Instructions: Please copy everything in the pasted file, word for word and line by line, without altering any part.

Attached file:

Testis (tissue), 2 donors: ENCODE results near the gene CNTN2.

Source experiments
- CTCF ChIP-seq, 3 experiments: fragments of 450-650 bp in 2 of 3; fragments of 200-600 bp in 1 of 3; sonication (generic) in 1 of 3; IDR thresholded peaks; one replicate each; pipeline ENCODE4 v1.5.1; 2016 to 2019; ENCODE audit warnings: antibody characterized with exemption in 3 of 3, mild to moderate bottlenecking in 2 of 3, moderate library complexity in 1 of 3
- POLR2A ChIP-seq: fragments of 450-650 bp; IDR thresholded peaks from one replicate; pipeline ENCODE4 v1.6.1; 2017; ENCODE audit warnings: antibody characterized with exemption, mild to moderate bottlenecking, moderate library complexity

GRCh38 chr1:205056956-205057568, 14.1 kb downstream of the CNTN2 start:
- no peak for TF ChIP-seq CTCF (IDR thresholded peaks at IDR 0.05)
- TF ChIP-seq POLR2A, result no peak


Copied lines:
Testis (tissue), 2 donors: ENCODE results near the gene CNTN2.

Source experiments
- CTCF ChIP-seq, 3 experiments: fragments of 450-650 bp in 2 of 3; fragments of 200-600 bp in 1 of 3; sonication (generic) in 1 of 3; IDR thresholded peaks; one replicate each; pipeline ENCODE4 v1.5.1; 2016 to 2019; ENCODE audit warnings: antibody characterized with exemption in 3 of 3, mild to moderate bottlenecking in 2 of 3, moderate library complexity in 1 of 3
- POLR2A ChIP-seq: fragments of 450-650 bp; IDR thresholded peaks from one replicate; pipeline ENCODE4 v1.6.1; 2017; ENCODE audit warnings: antibody characterized with exemption, mild to moderate bottlenecking, moderate library complexity

GRCh38 chr1:205056956-205057568, 14.1 kb downstream of the CNTN2 start:
- no peak for TF ChIP-seq CTCF (IDR thresholded peaks at IDR 0.05)
- TF ChIP-seq POLR2A, result no peak